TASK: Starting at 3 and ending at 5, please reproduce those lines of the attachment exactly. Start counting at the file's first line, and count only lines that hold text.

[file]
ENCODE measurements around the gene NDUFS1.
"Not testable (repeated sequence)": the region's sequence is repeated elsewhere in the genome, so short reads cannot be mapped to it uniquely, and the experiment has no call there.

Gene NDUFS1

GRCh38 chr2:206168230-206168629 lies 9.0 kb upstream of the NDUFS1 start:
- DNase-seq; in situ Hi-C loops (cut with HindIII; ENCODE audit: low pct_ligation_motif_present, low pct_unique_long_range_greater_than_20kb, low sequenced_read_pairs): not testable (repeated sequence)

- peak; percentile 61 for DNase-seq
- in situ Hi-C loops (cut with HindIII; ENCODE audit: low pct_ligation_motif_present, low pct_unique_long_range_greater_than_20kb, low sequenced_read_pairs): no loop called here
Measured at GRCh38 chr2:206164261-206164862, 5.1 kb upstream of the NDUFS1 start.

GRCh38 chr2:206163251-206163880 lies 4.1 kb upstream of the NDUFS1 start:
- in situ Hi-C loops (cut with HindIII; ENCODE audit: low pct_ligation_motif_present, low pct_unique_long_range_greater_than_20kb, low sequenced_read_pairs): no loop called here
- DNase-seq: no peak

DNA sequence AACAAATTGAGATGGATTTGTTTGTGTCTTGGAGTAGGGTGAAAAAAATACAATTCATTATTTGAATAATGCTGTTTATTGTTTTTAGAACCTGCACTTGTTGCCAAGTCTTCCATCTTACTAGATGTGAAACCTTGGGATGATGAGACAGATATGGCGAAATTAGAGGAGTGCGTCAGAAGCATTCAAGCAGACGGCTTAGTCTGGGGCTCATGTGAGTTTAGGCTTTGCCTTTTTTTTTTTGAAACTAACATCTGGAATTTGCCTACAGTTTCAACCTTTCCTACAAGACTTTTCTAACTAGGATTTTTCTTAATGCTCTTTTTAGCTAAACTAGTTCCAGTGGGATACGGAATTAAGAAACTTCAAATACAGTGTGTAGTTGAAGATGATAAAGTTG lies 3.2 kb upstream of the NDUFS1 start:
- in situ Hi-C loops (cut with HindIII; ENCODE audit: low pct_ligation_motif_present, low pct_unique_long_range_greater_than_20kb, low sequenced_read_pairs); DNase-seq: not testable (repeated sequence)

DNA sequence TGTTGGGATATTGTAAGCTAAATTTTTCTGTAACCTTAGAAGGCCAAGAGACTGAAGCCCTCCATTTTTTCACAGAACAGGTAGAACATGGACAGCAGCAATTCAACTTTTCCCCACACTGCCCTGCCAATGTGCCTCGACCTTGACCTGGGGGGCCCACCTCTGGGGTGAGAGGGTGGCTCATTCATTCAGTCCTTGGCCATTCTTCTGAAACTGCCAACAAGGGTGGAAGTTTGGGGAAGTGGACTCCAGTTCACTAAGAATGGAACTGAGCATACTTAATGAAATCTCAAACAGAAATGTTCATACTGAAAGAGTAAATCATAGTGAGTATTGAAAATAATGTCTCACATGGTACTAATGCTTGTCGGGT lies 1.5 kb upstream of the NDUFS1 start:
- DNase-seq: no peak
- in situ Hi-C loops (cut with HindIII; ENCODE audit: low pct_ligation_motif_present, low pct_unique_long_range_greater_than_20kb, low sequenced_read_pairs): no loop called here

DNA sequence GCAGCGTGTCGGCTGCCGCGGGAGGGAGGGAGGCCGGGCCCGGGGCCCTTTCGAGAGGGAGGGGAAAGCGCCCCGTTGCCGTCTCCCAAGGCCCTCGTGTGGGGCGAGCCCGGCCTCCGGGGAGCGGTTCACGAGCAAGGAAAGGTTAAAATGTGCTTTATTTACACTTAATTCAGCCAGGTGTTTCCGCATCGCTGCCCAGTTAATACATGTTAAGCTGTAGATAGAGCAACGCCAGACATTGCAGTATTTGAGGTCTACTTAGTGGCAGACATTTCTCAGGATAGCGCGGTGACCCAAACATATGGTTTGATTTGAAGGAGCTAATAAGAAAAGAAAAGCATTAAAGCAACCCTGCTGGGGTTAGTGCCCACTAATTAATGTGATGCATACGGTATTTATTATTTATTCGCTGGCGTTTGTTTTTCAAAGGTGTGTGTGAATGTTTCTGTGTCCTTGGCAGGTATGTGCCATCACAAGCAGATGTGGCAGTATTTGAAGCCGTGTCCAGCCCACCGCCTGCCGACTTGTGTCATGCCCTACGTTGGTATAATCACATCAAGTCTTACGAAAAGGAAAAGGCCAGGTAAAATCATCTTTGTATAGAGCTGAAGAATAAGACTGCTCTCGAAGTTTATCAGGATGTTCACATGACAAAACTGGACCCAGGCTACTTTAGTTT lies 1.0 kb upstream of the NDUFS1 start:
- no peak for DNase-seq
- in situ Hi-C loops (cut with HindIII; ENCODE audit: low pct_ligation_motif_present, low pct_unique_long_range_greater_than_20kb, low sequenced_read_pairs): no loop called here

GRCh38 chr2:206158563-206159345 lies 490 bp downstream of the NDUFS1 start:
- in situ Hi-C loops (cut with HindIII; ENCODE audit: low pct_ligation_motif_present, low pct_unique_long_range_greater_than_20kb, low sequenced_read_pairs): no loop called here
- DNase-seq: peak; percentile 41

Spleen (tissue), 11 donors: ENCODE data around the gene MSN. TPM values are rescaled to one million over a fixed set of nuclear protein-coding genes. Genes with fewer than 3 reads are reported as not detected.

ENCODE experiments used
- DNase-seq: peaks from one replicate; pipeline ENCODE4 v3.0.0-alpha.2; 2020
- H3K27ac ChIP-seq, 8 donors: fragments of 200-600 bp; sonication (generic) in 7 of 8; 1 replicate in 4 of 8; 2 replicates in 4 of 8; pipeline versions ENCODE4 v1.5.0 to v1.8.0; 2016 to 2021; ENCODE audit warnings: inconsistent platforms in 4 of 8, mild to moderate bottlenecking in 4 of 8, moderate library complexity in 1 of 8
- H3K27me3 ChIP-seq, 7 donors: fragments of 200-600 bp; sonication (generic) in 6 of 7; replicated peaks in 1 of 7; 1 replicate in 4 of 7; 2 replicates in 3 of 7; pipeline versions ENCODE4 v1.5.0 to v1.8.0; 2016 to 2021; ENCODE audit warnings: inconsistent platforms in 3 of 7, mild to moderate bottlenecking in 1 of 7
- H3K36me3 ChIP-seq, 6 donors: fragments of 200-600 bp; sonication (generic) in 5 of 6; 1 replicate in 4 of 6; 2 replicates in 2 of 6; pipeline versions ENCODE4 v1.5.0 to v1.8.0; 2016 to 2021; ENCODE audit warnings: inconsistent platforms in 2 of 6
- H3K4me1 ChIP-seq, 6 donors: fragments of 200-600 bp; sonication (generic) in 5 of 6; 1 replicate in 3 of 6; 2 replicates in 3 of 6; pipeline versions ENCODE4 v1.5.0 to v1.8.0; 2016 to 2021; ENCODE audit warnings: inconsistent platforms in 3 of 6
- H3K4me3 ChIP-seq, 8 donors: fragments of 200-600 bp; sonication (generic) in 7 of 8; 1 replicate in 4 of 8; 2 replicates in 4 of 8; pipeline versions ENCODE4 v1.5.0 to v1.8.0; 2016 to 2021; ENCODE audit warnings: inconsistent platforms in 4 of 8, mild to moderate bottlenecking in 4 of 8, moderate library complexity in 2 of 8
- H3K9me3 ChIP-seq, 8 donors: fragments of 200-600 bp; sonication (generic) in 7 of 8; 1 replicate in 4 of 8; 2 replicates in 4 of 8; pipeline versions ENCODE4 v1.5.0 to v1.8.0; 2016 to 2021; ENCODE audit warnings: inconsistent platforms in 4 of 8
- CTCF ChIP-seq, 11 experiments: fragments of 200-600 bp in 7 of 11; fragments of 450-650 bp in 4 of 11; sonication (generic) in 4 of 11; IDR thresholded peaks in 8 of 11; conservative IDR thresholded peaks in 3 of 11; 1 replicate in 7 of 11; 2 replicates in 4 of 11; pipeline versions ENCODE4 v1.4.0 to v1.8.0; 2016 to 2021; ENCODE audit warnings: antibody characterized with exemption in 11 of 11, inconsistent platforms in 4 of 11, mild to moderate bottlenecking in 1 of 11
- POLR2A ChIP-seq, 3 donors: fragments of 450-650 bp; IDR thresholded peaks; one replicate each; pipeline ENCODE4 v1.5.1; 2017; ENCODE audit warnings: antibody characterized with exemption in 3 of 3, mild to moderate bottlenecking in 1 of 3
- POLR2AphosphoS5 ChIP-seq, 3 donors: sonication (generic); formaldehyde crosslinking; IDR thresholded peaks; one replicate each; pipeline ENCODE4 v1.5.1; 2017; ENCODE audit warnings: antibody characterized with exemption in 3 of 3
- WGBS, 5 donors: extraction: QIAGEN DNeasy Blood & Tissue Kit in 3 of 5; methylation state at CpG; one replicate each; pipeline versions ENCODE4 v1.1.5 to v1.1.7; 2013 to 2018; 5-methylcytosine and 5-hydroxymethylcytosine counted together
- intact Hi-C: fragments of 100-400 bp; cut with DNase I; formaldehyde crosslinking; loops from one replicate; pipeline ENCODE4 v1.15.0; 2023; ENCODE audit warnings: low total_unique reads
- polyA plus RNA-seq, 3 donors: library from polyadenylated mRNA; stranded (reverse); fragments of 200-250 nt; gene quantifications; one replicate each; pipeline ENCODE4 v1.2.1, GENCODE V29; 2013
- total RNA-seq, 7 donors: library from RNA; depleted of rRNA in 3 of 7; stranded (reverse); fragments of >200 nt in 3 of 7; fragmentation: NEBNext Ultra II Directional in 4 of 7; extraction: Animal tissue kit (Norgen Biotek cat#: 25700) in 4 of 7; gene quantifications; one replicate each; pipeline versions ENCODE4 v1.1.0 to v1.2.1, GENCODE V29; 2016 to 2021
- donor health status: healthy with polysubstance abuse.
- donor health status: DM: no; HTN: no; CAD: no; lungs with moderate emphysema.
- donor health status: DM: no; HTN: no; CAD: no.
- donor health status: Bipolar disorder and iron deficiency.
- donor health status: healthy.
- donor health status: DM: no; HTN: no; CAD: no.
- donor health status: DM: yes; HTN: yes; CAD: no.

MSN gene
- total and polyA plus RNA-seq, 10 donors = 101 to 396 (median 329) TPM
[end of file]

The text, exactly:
Gene NDUFS1

GRCh38 chr2:206168230-206168629 lies 9.0 kb upstream of the NDUFS1 start:
- DNase-seq; in situ Hi-C loops (cut with HindIII; ENCODE audit: low pct_ligation_motif_present, low pct_unique_long_range_greater_than_20kb, low sequenced_read_pairs): not testable (repeated sequence)